Laparoscopic Principles for the Robotic Surgeon, Part 3

We continue our look at special technical considerations of robotic and laparoscopic surgery, particularly as they differ from open-incision surgery. As we discussed last month, robotic surgery is merely a type of laparoscopic surgery, sharing the same principles and potential pitfalls. This month we will focus on ergonomics. Whatever improves the surgeon’s experience can often benefit patient outcomes.

Here are the key components of robotic and laparoscopic surgery ergonomics:

  • Proper operating table height – The surgeon and all assistants should be able to perform most, if not all, of their duties in a relaxed position.
  • Unobstructed view of monitors, instruments, and access ports.
  • Proper video monitor position – The goal is 20-30 inches from the viewer, just below eye-level.
  • Camera control ­– A lot of mental fatigue can result from poor (or lack of) camera movement. Whether performing a laparoscopic or robotic procedure, the surgeon is the ideal person to control the camera movement. In general, the area of interest should be kept centered. However, the surgeon may need to place the area of interest at the edge of the screen in order to “look around” a structure. When a lot of surgical movement is required, the camera should lead slightly (i.e. look where you’re going).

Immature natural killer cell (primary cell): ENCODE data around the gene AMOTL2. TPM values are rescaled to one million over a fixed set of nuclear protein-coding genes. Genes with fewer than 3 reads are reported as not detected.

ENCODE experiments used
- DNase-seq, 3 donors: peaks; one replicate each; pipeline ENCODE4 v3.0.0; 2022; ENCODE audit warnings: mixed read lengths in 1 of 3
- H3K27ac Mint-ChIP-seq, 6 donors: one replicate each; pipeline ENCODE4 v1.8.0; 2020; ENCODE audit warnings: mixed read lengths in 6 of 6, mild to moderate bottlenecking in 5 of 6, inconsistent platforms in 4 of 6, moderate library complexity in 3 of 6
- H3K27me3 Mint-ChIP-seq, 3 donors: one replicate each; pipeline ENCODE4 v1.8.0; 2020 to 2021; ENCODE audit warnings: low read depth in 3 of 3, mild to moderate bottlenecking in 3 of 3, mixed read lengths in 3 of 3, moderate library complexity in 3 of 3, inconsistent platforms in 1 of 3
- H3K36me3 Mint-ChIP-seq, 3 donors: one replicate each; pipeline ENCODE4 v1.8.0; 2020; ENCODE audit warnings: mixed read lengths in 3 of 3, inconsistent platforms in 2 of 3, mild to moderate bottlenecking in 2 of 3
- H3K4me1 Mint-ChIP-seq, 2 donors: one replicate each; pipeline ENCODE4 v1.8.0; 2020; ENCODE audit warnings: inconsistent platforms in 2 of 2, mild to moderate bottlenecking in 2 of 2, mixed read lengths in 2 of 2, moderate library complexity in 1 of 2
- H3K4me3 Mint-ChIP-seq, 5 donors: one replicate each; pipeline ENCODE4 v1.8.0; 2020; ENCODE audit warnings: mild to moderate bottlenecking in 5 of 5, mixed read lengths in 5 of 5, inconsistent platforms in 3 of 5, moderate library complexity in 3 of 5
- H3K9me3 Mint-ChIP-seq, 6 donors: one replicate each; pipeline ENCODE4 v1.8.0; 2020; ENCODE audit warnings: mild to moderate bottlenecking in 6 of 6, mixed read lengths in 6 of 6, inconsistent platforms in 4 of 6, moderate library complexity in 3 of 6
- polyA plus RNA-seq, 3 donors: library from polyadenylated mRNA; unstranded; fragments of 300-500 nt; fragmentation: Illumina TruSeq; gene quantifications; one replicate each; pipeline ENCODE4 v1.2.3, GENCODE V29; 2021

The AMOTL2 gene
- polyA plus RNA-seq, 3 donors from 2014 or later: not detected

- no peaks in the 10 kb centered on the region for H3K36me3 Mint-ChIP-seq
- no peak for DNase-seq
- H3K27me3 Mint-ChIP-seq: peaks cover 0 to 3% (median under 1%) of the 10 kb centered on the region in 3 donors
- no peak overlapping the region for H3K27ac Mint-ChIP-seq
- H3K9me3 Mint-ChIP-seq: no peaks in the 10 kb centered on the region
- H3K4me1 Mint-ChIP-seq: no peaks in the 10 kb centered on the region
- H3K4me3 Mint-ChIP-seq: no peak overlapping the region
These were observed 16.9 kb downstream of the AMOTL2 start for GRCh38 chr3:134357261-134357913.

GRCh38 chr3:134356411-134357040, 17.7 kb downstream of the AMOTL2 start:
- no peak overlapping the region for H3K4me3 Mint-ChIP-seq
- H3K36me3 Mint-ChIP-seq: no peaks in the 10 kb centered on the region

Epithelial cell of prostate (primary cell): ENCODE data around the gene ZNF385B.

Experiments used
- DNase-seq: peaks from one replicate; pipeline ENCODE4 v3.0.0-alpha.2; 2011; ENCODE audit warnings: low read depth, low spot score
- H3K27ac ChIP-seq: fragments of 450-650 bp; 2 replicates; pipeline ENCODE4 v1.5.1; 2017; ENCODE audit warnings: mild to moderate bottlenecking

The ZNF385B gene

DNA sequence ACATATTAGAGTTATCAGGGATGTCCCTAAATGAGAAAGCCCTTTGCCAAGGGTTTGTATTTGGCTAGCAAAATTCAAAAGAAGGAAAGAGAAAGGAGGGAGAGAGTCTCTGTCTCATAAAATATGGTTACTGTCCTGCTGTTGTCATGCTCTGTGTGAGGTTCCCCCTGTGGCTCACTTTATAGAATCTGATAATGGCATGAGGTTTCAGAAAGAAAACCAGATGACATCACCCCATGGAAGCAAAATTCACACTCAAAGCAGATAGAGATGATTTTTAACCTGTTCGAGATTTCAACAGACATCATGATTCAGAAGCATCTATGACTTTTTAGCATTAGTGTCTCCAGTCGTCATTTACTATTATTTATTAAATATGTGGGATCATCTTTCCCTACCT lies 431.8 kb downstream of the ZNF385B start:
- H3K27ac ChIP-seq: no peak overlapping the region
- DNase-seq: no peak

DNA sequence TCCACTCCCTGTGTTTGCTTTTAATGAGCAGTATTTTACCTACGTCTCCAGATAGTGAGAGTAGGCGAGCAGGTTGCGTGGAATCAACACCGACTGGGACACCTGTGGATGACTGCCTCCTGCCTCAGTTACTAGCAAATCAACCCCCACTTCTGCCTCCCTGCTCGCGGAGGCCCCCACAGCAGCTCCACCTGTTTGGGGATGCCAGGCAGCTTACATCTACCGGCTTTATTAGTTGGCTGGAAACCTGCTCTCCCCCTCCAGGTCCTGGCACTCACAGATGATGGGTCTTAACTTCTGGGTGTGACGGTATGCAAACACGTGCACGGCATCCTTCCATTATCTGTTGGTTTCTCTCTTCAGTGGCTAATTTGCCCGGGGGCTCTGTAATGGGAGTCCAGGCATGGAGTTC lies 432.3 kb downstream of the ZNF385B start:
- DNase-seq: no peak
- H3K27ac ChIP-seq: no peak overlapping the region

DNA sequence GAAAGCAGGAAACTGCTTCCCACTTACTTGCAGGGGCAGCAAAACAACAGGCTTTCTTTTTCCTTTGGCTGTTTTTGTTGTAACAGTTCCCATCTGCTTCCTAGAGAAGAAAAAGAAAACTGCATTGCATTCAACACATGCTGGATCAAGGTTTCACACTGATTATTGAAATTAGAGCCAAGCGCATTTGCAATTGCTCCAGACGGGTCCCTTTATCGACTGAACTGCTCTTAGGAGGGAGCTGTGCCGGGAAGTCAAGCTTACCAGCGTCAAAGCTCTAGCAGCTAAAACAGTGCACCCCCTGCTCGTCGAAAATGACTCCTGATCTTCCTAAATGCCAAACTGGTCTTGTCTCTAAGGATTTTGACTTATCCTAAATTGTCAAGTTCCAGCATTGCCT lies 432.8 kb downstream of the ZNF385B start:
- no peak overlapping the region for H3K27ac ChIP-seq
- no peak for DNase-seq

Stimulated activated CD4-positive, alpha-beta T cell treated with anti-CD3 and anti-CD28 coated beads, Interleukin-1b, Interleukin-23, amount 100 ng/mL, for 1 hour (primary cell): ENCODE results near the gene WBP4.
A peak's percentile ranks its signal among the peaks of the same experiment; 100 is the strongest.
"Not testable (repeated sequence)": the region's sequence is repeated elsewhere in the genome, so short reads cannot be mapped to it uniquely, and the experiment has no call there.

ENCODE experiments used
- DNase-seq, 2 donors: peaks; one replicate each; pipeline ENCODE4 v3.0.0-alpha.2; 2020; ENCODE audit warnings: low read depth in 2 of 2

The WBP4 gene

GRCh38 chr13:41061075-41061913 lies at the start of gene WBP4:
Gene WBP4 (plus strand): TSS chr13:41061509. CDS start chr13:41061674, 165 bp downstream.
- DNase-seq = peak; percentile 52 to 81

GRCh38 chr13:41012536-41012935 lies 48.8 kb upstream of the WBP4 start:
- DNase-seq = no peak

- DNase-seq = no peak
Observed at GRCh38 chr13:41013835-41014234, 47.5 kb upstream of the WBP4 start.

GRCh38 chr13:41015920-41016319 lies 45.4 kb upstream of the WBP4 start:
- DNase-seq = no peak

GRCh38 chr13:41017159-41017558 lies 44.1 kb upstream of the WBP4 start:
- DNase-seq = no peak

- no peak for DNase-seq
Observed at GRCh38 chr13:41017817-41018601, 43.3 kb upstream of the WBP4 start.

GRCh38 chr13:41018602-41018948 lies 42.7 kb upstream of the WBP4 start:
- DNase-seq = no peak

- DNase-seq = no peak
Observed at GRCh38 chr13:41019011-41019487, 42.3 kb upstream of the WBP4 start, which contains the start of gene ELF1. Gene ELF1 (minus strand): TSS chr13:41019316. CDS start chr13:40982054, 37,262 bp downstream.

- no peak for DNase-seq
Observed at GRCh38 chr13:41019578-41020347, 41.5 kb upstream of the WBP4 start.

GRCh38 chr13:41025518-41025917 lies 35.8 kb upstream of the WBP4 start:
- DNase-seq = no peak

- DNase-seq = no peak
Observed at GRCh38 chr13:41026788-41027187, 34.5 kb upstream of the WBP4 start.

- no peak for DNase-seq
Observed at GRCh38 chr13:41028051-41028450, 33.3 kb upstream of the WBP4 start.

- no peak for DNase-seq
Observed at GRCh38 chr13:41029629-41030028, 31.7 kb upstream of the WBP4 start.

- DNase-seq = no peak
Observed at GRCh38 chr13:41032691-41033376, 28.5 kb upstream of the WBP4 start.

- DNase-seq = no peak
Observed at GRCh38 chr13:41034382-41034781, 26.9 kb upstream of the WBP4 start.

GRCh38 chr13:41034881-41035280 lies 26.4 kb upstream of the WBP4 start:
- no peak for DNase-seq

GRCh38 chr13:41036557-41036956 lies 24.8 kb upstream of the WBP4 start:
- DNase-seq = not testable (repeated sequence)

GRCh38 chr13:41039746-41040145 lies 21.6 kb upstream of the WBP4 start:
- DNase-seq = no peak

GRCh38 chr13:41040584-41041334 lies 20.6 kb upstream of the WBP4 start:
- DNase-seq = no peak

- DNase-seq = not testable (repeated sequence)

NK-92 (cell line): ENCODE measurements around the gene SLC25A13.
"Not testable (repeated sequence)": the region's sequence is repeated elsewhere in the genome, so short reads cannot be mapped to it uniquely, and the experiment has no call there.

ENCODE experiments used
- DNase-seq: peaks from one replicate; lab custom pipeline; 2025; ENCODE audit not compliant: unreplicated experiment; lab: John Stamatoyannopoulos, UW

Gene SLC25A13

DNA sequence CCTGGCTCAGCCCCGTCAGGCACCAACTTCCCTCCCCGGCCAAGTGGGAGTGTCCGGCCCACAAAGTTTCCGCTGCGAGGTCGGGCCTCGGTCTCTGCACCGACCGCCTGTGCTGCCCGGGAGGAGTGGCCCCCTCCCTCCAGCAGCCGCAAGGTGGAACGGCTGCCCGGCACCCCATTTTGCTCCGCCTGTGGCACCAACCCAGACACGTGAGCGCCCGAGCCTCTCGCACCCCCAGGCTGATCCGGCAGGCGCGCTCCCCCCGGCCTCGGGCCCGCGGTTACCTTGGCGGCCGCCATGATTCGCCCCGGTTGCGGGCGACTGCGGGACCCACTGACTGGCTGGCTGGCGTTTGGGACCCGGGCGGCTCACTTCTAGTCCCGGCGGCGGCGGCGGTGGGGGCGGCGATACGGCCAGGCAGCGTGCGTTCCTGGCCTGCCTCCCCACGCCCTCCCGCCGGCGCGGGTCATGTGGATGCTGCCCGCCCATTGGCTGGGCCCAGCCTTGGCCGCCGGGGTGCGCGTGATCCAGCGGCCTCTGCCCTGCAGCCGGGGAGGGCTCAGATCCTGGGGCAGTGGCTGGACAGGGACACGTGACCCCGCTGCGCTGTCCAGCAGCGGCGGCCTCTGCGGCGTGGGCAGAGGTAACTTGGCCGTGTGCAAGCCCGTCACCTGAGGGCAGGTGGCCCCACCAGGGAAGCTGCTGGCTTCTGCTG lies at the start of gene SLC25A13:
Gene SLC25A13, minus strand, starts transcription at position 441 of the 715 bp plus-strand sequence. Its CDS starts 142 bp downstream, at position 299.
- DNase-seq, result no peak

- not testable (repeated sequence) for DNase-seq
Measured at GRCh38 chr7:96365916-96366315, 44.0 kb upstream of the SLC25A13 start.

• A decision to sit or stand – Of course, sitting relieves fatigue of the legs and feet. However, when a lot of head movement is required, standing will reduce the risk of chronic injury to the neck and the upper back.
  • Appropriate instrument handles ­– Different types of handles are more appropriate for different angles of approach.
  • Proper footwear with good padding, support, and grip.

Try to find little ways to make things easier on yourself. Minimally invasive surgery already has enough challenges.